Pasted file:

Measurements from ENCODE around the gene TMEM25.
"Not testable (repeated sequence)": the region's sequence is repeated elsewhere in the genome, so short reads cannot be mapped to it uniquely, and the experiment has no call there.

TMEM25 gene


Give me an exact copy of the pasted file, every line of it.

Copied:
Measurements from ENCODE around the gene TMEM25.
"Not testable (repeated sequence)": the region's sequence is repeated elsewhere in the genome, so short reads cannot be mapped to it uniquely, and the experiment has no call there.

TMEM25 gene